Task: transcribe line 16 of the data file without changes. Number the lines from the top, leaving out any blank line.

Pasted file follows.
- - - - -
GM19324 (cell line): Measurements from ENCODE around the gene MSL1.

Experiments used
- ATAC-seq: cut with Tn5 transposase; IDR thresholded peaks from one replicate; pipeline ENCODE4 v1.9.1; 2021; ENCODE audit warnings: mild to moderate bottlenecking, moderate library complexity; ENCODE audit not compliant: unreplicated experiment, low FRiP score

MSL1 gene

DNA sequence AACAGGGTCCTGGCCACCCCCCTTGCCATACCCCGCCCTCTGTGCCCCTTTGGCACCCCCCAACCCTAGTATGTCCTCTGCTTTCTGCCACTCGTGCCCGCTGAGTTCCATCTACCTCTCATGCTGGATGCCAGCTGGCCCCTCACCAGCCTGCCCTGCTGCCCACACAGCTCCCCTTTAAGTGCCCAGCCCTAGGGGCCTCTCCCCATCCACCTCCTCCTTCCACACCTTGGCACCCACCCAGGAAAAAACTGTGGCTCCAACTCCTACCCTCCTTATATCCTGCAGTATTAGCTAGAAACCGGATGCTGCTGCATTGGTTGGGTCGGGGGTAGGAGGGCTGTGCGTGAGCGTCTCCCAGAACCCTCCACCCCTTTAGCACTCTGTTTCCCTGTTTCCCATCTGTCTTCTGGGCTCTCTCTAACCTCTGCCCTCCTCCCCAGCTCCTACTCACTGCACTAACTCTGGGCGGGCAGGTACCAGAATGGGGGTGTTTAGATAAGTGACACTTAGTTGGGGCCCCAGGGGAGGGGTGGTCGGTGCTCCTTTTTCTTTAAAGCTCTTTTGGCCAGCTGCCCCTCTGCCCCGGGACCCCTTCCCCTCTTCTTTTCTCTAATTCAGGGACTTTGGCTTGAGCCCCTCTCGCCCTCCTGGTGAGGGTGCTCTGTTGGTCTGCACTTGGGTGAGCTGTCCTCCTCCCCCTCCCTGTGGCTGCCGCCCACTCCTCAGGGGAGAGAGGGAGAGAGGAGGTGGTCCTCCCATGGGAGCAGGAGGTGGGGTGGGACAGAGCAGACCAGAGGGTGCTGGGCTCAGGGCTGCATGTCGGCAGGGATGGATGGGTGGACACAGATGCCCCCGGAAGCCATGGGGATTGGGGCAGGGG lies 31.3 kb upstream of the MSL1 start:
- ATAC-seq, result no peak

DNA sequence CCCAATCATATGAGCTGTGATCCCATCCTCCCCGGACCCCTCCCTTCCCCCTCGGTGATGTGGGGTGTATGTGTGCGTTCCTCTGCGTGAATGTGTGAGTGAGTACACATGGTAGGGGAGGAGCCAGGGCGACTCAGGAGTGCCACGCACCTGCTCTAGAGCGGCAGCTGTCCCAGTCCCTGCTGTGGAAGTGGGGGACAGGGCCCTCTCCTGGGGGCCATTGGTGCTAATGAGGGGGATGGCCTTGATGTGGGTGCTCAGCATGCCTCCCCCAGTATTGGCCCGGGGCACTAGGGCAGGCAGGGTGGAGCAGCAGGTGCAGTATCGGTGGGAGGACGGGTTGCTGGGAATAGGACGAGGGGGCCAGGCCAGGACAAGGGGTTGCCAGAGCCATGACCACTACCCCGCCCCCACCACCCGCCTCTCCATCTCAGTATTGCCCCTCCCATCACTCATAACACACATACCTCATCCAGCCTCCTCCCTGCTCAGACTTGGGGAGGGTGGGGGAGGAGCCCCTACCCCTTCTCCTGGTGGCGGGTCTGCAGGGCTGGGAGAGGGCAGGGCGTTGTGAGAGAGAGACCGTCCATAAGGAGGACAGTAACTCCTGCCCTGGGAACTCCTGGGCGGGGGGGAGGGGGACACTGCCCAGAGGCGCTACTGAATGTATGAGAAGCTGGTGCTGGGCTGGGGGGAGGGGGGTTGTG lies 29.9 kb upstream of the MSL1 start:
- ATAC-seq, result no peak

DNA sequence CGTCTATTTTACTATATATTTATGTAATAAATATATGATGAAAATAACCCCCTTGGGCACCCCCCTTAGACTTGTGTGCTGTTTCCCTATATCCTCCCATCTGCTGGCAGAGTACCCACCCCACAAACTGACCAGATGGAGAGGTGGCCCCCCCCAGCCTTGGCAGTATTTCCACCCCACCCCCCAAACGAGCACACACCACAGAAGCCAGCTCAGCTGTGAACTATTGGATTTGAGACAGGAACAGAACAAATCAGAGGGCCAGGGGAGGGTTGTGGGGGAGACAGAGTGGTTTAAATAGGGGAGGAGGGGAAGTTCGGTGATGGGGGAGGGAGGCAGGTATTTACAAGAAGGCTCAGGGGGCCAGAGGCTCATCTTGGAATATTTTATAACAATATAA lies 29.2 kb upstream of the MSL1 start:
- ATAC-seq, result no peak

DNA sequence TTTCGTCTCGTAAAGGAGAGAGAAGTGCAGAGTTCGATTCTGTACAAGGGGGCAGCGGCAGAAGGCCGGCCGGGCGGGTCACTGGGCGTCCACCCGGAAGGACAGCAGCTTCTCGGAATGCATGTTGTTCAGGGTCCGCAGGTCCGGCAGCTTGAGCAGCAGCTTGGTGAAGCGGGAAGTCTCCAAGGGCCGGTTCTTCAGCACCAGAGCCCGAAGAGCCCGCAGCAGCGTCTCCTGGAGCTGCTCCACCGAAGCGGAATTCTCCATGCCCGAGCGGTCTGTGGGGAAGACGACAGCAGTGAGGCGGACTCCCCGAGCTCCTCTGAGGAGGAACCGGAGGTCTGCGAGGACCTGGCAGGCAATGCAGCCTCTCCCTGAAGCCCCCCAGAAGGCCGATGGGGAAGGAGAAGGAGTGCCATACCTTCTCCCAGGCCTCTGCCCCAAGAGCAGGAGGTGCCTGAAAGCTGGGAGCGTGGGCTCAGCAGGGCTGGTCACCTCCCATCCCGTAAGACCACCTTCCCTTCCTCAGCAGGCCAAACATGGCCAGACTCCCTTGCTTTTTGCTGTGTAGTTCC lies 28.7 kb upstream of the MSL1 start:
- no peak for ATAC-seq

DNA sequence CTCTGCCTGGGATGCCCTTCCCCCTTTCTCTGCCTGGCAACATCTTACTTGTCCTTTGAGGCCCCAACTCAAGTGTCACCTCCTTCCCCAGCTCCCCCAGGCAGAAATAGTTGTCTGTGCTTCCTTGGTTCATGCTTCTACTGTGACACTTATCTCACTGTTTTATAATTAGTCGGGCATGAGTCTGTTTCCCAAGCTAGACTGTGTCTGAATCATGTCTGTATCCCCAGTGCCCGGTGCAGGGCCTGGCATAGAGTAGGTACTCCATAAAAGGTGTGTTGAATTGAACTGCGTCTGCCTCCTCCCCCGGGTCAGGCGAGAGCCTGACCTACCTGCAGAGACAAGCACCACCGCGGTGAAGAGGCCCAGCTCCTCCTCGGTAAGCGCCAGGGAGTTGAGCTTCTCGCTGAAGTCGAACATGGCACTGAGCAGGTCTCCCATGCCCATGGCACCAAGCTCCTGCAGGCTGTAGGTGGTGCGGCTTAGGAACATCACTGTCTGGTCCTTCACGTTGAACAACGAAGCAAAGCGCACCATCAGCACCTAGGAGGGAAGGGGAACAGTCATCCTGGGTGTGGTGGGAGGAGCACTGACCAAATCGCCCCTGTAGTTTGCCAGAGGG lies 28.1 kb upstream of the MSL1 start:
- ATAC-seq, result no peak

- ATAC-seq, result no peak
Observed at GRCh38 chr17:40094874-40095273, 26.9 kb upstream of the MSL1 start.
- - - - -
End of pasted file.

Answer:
Observed at GRCh38 chr17:40094874-40095273, 26.9 kb upstream of the MSL1 start.